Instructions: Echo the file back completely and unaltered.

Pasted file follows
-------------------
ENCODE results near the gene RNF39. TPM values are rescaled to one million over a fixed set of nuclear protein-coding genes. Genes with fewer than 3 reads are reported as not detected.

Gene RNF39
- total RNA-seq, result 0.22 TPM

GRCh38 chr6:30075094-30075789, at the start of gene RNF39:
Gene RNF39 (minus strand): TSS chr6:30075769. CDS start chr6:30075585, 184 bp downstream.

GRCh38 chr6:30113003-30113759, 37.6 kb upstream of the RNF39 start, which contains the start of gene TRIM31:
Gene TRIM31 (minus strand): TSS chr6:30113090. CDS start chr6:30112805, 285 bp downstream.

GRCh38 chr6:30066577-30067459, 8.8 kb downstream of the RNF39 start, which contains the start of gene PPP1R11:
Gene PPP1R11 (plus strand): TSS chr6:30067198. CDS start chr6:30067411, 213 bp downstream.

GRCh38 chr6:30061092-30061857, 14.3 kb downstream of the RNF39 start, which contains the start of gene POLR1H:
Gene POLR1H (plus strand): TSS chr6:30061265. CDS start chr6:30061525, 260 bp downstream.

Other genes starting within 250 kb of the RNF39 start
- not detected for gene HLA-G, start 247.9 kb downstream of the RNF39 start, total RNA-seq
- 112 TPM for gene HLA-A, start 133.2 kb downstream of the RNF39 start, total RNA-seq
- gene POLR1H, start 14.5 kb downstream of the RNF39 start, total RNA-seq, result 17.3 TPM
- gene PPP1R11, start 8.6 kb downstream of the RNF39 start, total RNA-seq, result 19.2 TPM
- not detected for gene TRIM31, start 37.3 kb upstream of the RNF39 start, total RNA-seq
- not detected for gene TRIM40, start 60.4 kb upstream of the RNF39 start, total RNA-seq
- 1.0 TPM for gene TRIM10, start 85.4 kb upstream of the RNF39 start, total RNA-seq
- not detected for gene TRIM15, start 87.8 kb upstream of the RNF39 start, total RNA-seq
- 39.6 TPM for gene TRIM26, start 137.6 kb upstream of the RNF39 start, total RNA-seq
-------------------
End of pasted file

ENCODE results near the gene RNF39. TPM values are rescaled to one million over a fixed set of nuclear protein-coding genes. Genes with fewer than 3 reads are reported as not detected.

Gene RNF39
- total RNA-seq, result 0.22 TPM

GRCh38 chr6:30075094-30075789, at the start of gene RNF39:
Gene RNF39 (minus strand): TSS chr6:30075769. CDS start chr6:30075585, 184 bp downstream.

GRCh38 chr6:30113003-30113759, 37.6 kb upstream of the RNF39 start, which contains the start of gene TRIM31:
Gene TRIM31 (minus strand): TSS chr6:30113090. CDS start chr6:30112805, 285 bp downstream.

GRCh38 chr6:30066577-30067459, 8.8 kb downstream of the RNF39 start, which contains the start of gene PPP1R11:
Gene PPP1R11 (plus strand): TSS chr6:30067198. CDS start chr6:30067411, 213 bp downstream.

GRCh38 chr6:30061092-30061857, 14.3 kb downstream of the RNF39 start, which contains the start of gene POLR1H:
Gene POLR1H (plus strand): TSS chr6:30061265. CDS start chr6:30061525, 260 bp downstream.

Other genes starting within 250 kb of the RNF39 start
- not detected for gene HLA-G, start 247.9 kb downstream of the RNF39 start, total RNA-seq
- 112 TPM for gene HLA-A, start 133.2 kb downstream of the RNF39 start, total RNA-seq
- gene POLR1H, start 14.5 kb downstream of the RNF39 start, total RNA-seq, result 17.3 TPM
- gene PPP1R11, start 8.6 kb downstream of the RNF39 start, total RNA-seq, result 19.2 TPM
- not detected for gene TRIM31, start 37.3 kb upstream of the RNF39 start, total RNA-seq
- not detected for gene TRIM40, start 60.4 kb upstream of the RNF39 start, total RNA-seq
- 1.0 TPM for gene TRIM10, start 85.4 kb upstream of the RNF39 start, total RNA-seq
- not detected for gene TRIM15, start 87.8 kb upstream of the RNF39 start, total RNA-seq
- 39.6 TPM for gene TRIM26, start 137.6 kb upstream of the RNF39 start, total RNA-seq